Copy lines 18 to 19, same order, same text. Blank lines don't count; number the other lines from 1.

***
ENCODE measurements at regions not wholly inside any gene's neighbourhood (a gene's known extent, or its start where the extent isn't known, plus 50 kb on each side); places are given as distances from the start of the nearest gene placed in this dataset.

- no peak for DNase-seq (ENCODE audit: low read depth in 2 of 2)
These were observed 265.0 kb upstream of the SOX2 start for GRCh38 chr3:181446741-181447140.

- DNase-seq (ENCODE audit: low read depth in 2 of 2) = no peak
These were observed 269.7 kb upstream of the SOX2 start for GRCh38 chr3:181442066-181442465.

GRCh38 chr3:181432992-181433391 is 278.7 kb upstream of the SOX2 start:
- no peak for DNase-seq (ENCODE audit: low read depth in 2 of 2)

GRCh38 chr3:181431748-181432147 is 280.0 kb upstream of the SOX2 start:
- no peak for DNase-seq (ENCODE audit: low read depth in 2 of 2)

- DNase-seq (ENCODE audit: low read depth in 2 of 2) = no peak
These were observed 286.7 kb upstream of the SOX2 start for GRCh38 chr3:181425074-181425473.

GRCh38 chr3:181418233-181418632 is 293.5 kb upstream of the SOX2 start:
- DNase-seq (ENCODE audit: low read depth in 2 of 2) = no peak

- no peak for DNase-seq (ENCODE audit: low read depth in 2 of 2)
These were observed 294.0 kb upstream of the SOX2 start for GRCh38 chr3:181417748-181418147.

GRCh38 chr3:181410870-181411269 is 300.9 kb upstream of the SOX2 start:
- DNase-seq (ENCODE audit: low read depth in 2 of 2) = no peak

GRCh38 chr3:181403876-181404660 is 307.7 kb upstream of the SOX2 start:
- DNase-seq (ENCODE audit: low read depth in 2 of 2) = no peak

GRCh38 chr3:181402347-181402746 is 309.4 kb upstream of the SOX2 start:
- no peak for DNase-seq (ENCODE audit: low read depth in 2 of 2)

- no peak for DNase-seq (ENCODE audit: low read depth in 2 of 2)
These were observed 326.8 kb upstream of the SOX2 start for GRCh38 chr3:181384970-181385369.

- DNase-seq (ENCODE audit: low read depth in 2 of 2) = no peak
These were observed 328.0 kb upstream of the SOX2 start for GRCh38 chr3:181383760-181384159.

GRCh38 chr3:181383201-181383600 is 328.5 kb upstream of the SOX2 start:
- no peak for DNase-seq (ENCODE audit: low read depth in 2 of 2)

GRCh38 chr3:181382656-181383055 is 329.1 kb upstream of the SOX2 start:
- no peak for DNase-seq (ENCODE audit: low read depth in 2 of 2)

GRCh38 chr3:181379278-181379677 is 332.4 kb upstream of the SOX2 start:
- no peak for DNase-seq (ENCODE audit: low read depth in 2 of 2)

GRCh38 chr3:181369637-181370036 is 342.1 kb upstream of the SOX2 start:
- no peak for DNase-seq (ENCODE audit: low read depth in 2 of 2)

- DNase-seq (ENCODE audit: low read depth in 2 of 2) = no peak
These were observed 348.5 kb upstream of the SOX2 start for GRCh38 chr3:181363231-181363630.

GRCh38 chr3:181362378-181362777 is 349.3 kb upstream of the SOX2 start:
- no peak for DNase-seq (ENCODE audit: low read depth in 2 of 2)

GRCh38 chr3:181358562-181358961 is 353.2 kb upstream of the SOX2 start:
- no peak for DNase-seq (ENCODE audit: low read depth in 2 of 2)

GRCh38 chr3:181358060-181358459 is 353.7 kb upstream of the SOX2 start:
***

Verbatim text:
GRCh38 chr3:181403876-181404660 is 307.7 kb upstream of the SOX2 start:
- DNase-seq (ENCODE audit: low read depth in 2 of 2) = no peak